Members of the Libyan army stand on a tank as heavy black smoke rises from Benghazi's port after a fire broke out at a car tyre disposal plant during clashes against Islamist gunmen on December 23, 2014
Members of the Libyan army stand on a tank as heavy black smoke rises from Benghazi's port after a fire broke out at a car tyre disposal plant during clashes against Islamist gunmen on December 23, 2014 © Abdullah Doma - AFP/File
Members of the Libyan army stand on a tank as heavy black smoke rises from Benghazi's port after a fire broke out at a car tyre disposal plant during clashes against Islamist gunmen on December 23, 2014
AFP
Last updated: January 29, 2015

No military solution to Libyan crisis, says African Union

Banner Icon Ending conflict in Libya can only be achieved through a political deal, Libyan and regional leaders said Wednesday after African Union-led talks.

"The only solution to bring an end to the current crisis in Libya is a political settlement," Libyan Foreign Minister Mohamed Dayri said after meeting with the AU's International Contact Group for Libya, ahead of a summit Friday of the continent's leaders in the 54-nation bloc.

The Contact Group, set up by the AU's Peace and Security Council, includes regional nations -- Algeria, Chad, Egypt, Niger, Sudan and Tunisia -- as well as the Arab League, European Union and United Nations.

"The situation in Libya cannot be resolved by force, but only by a political agreement between Libyans themselves," said Jacob Enoh Eben, spokesman for AU chief Nkosazana Dlamini-Zuma. "The AU is ready to support them in this goal."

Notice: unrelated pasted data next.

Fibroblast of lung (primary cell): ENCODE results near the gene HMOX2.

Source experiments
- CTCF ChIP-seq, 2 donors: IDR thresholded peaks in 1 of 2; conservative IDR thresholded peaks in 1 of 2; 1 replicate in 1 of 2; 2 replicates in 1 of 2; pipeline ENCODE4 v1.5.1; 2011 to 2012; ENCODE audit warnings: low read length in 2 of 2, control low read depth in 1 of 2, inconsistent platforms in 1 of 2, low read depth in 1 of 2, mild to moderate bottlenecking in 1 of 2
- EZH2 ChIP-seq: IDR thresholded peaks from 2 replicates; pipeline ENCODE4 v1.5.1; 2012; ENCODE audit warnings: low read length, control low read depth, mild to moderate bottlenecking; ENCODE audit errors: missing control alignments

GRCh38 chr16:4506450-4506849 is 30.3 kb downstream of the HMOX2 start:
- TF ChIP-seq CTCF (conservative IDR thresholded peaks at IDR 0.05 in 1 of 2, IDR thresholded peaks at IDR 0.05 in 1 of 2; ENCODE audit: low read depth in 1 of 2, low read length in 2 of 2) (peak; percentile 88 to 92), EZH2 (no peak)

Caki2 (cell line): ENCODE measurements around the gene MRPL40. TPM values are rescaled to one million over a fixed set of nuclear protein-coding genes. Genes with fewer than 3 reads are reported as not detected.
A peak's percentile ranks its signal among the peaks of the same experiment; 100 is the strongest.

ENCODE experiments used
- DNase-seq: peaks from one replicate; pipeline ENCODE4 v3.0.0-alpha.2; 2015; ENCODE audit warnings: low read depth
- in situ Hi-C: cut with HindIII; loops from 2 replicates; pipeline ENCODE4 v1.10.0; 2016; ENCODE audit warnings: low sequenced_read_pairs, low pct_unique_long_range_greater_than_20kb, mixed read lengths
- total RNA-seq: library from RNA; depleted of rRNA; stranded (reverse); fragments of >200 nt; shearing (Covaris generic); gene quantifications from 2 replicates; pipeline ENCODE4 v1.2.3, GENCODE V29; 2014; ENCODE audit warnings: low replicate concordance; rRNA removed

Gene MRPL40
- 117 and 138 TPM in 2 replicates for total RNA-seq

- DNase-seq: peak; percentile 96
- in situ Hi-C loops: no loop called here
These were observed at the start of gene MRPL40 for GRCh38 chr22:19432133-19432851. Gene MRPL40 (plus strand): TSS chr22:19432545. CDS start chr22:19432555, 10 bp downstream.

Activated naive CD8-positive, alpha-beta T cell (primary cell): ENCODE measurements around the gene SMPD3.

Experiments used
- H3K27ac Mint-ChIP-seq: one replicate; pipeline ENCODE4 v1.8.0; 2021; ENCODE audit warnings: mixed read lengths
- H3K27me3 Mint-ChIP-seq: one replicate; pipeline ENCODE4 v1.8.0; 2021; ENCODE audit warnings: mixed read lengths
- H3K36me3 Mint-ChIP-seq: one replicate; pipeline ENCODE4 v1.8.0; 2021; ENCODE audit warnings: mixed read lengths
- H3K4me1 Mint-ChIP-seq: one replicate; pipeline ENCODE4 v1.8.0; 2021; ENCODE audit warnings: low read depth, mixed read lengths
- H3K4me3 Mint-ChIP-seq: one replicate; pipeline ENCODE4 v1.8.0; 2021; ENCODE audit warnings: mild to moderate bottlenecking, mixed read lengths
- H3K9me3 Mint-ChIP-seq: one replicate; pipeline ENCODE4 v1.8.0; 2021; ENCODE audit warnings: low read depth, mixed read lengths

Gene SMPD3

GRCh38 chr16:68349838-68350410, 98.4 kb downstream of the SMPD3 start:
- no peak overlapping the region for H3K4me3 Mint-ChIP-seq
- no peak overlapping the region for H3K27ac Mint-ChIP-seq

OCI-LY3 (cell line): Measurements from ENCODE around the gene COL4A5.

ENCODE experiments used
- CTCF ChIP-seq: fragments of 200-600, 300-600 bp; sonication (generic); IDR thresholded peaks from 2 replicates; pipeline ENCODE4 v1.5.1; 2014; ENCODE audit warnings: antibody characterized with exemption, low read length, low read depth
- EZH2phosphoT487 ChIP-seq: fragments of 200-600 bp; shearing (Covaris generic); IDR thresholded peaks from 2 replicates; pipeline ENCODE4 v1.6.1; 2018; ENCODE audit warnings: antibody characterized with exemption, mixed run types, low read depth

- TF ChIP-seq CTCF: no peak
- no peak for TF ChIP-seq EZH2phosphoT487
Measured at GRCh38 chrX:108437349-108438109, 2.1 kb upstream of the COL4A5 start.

Libya has been wracked by conflict since the overthrow of dictator Moamer Kadhafi in a 2011 uprising, with rival governments and powerful militias battling for control of key cities and the country's vast oil riches.

"We are aware that many African nations have voiced their concerns at the increasingly deteriorating security situation in Libya," Dayri told reporters after the meeting.

"We are aware of the spillover... this situation has represented for Mali, Tunisia, Algeria, Niger, Egypt and Chad."

Several countries, such as Niger and Chad, had been in favour of military action to target extremist and jihadi groups in Libya, but now support a political solution, diplomats said.

"A dozen armed groups control territory in Libya," UN envoy for the Sahel region, Hiroute Guebre Sellassie, told AFP. "Military intervention cannot make sense... We need a political consensus."

A second round of UN-brokered peace talks between Libya's warring factions ended in Geneva on Tuesday. "The work done in Geneva is encouraging," Dayri added.

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